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March 15, 2022

Ivermectin not effective as a treatment for COVID-19, study finds

The antiparasitic drug shouldn't be prescribed to patients who have the disease, researchers say

Illness COVID-19
Ivermectin Study Tom E. Puskar/TIMES-GAZETTE.COM

Two varieties of ivermectin for horses. New research out of Malaysia found the human version of the drug, which has long been prescribed as an FDA-approved anti-parasitic, is not helpful in treating patients with COVID-19.

Treating high-risk patients who have a mild to moderate COVID-19 infection with ivermectin during the early stages of illness does not prevent the progression to severe disease, according to new data.

While vaccines and other forms of medical intervention have been highly effective at preventing and treating COVID-19, there still exists a global need for more therapeutics. Due to ivermectin's wide availability, researchers from several hospitals in Malaysia conducted the study to determine its efficacy in treating severe disease. 

Ivermectin is an inexpensive antiparasitic that is approved by the U.S. Food and Drug Administration for human use to treat infections caused by parasitic worms. It is also used as a topical to treat head lice and certain skin conditions like rosacea – which causes visible blood vessels in the face and small, pus-filled bumps.

However, ivermectin has not been approved by the U.S. Food and Drug Administration to prevent or treat COVID-19. The agency says that the data available does not show the drug to be effective, and that taking it could be dangerous. Large doses could lead to an overdose and cause allergic reactions, diarrhea, vomiting and seizures.

Over the course of the pandemic, ivermectin gained popularity due to some social media personalities, doctors and organizations promoting the drug as a way to treat COVID-19.

These claims led many to seek out the drug, and prescriptions surged 25 times over in August, from 3,600 per week to over 88,000. Leading experts in the medical field came out to condemn those spreading misinformation about ivermectin and urged people not to take it.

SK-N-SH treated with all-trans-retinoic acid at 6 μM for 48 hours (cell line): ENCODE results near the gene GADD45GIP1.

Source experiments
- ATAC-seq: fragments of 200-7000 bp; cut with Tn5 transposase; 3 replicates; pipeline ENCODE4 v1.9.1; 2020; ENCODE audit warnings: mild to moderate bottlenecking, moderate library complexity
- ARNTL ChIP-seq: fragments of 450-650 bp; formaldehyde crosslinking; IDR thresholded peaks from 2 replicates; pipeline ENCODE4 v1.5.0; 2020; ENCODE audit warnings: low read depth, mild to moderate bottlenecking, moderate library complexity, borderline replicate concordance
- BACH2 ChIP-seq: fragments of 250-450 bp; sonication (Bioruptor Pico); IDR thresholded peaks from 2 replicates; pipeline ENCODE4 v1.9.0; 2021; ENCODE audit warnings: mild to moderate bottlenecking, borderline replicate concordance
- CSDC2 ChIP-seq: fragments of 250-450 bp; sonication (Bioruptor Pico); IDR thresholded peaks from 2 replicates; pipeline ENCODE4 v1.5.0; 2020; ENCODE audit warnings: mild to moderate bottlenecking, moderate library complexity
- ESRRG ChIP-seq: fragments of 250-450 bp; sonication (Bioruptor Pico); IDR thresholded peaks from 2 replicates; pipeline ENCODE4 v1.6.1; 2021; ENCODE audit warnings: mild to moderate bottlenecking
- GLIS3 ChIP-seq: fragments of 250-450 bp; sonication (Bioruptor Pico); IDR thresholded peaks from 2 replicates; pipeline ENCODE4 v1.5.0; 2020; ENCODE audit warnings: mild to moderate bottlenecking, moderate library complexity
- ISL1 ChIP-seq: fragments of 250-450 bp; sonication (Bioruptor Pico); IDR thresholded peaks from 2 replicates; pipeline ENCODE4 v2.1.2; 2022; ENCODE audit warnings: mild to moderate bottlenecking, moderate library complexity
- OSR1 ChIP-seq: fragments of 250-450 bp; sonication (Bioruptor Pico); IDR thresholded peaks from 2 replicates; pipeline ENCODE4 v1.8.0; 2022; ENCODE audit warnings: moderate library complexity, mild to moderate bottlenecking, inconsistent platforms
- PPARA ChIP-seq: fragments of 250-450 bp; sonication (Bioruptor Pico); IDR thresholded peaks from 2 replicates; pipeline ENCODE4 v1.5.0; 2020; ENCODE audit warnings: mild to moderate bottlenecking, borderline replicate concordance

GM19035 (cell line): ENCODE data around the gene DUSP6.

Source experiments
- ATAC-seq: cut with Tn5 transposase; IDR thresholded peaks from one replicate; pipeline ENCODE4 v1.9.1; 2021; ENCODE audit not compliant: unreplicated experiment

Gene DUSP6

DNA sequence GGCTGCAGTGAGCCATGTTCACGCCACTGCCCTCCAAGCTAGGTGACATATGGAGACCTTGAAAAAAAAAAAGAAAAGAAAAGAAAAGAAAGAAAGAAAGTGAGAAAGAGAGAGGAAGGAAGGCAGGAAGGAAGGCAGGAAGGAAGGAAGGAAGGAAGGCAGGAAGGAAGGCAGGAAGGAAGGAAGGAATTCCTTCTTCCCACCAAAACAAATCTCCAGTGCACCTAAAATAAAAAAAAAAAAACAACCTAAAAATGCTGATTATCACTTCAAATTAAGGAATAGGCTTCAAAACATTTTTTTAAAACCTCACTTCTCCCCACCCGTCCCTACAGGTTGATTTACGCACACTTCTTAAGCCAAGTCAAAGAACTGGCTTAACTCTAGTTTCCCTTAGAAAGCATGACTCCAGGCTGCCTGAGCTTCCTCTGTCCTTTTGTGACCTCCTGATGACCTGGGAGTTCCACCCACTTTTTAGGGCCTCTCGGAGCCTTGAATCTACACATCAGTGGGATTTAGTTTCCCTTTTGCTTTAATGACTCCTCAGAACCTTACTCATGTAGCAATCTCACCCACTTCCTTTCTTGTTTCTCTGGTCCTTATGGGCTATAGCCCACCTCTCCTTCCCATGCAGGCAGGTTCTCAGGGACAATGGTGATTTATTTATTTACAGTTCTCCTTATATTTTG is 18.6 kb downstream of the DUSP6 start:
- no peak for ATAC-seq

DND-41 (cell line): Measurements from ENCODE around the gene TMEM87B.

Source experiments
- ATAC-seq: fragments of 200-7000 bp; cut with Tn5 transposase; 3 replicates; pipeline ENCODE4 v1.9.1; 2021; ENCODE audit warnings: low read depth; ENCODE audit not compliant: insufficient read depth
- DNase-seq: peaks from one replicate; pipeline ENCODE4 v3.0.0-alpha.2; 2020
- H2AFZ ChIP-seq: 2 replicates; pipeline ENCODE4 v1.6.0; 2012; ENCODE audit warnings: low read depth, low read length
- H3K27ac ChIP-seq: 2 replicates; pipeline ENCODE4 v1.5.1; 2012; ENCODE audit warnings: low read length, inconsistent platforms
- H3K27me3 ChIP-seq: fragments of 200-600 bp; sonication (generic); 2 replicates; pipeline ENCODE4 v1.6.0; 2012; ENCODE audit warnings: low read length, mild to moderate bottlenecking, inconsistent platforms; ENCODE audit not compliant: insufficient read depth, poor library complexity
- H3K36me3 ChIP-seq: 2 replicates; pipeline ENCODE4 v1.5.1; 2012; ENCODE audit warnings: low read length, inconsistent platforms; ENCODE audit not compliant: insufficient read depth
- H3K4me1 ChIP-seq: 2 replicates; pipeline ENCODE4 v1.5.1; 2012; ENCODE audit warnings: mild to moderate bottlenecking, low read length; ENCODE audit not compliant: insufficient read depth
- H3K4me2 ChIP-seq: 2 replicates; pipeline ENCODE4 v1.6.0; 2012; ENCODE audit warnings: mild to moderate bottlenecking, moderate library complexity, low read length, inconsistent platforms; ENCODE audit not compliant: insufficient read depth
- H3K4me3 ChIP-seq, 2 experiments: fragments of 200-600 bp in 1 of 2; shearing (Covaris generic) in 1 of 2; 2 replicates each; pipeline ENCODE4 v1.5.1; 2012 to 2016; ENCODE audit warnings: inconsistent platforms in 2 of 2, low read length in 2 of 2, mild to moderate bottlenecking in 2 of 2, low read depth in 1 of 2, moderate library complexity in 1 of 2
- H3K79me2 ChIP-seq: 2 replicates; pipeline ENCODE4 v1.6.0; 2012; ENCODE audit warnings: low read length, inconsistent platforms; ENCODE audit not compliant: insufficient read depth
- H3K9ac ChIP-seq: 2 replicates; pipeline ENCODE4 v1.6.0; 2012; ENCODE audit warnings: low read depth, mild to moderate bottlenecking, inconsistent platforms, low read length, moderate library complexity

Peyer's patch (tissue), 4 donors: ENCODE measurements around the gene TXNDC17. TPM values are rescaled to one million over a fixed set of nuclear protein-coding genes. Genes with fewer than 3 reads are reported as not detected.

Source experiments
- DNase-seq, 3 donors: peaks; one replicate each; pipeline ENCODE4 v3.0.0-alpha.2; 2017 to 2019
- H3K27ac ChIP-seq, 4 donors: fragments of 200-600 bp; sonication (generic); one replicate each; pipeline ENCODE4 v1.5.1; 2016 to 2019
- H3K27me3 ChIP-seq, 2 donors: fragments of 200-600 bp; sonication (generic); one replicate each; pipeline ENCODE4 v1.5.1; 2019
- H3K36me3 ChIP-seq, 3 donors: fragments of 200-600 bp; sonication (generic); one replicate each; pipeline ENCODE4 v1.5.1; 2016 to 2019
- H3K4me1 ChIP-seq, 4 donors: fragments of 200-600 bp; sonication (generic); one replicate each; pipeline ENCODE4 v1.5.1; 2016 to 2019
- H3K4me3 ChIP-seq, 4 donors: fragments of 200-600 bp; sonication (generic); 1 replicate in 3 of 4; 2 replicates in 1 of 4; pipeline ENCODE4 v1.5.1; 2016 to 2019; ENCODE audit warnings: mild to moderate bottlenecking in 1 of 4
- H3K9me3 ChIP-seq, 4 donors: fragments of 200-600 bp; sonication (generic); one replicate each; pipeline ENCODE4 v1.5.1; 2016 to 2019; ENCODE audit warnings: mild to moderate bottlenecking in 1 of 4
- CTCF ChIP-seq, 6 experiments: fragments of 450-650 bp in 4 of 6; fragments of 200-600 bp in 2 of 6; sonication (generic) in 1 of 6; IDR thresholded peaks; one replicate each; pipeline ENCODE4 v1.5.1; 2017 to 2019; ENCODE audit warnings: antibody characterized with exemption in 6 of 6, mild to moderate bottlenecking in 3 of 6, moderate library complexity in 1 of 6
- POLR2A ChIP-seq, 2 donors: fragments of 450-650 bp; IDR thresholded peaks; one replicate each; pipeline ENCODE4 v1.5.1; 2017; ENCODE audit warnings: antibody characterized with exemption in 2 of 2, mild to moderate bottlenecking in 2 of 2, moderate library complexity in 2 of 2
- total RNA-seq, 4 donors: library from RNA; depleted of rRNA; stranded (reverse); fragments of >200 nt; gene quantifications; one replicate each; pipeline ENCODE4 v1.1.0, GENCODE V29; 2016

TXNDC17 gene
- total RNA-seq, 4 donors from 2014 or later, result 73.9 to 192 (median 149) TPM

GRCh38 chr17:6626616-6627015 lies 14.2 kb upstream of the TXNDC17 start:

Ivermectin is also commonly prescribed by veterinarians, but the version given to animals is highly concentrated and can be toxic for humans. Amid the surge in demand for the drug during last summer, there was an uptick in cases of people using the animal version.

Calls to poison control centers for ivermectin poisoning rose and the Centers for Disease Control and Prevention reported that at least two adults needed to be hospitalized.

The study included 490 participants from 20 hospitals and a quarantine center in Malaysia. Patients were all age 50 or older, had a laboratory confirmed case of mild to moderate COVID-19 and had at least one comorbidity, like high blood pressure or diabetes.

Of the participants, 241 were given ivermectin for five days plus the standard of care and 249 only received the standard of care. Infections were deemed severe if the patient needed to be put on a ventilator or moved to an intensive care unit.

Of the 241 patients given the drug, 52 ended up progressing to serious illness, compared to 43 of the 249 patients in the control group. The study also found that only four patients in the ivermectin group needed a ventilator versus 10 in the control group and that six patients in the ivermectin group needed intensive care in comparison with eight in the control group.

Three patients in the ivermectin group and 10 in the control group died.

The researchers said a 50% reduction in the number of patients who became seriously ill, or a 9% difference in outcomes between the two groups, would have been required to prove ivermectin's efficacy as a treatment for COVID-19. 

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